Thursday, August 13, 2009

New hope in Helmand healthcare

The main hospital in Helmand province turned on its first life-saving oxygen system this week which, donated by the Estonian Government, was installed by the Provincial Reconstruction Team.

The Provincial Reconstruction Team (PRT) in Helmand supports development programmes alongside local Afghan authorities. It is made up of military and civilian personnel from Britain and other countries.

The donation and installation of the $100,000 life support system, which provides oxygen to support twenty patients in Bost Hospital in Lashkar Gah, was managed by Anu Raisma, an Estonian with 25 years' nursing experience.

Ms Raisma, who works in the PRT, said:

"It is good to know that this new system will be saving lives, especially those of infants. In Estonia, the UK or America things change very slowly. But here you see great improvements like this happen in only a few months."

A British Medical Support Officer from the RAF, Flight Lieutenant Lisa Higham, has been working with Ms Raisma on the project. She said:

"The conditions in the hospital are far short of those back at home in Oxfordshire, but having worked in Kosovo earlier this year I had a good idea what to expect.

"The new oxygen system is going to have a really positive impact. I'm looking forward to our next project to help improve medical services in Helmand, probably working with local community clinics."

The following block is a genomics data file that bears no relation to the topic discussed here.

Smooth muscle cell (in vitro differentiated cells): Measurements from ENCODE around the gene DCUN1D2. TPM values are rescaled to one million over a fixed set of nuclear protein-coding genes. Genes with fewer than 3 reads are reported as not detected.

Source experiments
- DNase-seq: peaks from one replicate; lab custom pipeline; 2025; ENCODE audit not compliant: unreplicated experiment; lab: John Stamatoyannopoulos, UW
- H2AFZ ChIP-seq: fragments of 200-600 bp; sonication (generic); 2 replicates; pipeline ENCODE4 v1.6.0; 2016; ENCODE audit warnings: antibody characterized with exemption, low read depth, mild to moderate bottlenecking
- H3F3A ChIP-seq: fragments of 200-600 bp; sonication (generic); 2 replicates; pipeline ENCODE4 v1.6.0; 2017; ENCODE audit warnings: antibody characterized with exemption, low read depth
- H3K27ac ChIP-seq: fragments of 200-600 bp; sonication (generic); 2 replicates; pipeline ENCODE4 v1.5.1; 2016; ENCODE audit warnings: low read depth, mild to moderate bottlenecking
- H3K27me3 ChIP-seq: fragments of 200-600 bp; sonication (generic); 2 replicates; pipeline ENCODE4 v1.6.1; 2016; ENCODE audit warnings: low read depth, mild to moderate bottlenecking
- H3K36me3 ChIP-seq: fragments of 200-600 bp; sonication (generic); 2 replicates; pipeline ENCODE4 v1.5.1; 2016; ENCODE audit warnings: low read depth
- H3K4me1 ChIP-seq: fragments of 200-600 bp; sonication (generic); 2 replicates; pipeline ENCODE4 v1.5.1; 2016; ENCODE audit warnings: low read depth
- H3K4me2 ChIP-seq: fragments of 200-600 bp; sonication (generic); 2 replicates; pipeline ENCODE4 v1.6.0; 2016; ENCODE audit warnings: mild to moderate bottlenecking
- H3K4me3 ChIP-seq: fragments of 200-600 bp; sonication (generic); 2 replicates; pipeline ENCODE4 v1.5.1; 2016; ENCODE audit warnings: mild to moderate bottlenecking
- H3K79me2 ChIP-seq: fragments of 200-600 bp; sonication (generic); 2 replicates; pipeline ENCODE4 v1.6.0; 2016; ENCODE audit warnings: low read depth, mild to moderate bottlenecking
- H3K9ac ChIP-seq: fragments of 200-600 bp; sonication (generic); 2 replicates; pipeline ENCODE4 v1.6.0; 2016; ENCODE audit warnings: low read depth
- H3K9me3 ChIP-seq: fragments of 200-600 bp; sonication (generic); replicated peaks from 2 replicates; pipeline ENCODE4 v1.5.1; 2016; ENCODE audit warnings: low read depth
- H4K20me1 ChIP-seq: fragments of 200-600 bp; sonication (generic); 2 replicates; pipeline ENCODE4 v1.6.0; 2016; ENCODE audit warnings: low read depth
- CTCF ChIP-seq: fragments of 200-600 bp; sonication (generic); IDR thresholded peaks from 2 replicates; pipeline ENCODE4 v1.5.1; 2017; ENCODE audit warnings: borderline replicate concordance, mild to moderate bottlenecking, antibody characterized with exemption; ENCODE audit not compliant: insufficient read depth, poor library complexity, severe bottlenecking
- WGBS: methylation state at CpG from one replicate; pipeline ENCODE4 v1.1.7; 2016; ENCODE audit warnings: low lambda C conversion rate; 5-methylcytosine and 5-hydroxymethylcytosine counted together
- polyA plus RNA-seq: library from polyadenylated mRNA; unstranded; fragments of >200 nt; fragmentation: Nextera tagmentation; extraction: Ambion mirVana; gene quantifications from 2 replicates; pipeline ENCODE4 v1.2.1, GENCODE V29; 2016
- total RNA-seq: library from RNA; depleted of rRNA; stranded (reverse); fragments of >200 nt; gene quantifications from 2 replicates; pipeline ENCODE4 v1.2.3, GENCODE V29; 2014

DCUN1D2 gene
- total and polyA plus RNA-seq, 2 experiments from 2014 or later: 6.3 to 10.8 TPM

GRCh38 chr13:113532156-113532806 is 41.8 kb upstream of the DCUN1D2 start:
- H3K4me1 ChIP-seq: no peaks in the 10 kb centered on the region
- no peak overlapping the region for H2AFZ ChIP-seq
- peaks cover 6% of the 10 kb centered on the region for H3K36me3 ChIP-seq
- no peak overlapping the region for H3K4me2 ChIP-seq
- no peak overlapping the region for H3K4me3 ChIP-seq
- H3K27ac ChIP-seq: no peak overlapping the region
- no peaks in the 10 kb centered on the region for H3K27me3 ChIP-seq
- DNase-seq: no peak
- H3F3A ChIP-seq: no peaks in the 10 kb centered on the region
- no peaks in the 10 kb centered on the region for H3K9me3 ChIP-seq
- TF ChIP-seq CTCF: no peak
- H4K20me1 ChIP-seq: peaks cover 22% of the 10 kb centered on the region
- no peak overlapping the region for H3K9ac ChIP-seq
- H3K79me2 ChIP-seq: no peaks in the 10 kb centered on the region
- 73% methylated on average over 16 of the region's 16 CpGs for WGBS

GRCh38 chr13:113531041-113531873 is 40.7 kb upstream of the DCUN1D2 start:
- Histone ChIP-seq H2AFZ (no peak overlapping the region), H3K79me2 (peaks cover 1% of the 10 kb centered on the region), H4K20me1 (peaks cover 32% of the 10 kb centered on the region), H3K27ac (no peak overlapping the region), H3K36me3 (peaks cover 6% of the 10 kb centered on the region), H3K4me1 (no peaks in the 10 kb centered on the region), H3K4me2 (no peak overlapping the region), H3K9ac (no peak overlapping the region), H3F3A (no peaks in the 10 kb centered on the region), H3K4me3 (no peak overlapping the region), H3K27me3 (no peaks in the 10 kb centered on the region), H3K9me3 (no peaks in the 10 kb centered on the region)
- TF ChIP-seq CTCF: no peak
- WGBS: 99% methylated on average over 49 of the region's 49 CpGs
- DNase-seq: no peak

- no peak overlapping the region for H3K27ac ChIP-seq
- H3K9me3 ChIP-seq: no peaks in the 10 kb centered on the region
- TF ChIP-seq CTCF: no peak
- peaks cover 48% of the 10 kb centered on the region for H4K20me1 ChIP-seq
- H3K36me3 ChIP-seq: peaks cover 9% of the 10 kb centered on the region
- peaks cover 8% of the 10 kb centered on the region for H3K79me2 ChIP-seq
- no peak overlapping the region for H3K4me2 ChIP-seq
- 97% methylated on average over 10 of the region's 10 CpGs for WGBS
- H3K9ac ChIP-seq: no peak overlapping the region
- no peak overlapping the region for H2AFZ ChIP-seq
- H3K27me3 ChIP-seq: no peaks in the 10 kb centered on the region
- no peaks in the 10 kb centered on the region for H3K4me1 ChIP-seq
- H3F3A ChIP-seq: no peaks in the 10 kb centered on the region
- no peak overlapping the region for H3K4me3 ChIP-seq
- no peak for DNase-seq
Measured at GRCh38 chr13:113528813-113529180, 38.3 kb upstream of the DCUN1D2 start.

Bost Hospital receives patients with serious conditions referred from across Helmand, a province with a population of nearly a million people.

After the return of democratic government in 2002 the hospital was suffering from over a decade of neglect. However, with the support of international donors, the local Department of Health has rebuilt it to provide an essential medical service.

In the past two years UK and Estonia, working through the Provincial Reconstruction Team, has supported Bost Hospital by installing water, electric and sewage systems at a cost of $250,000, and donating $1.25m of medical equipment.

As a result of initiatives like these across Afghanistan the percentage of the population with access to healthcare has risen from 9% in 2002 to over 82% now.

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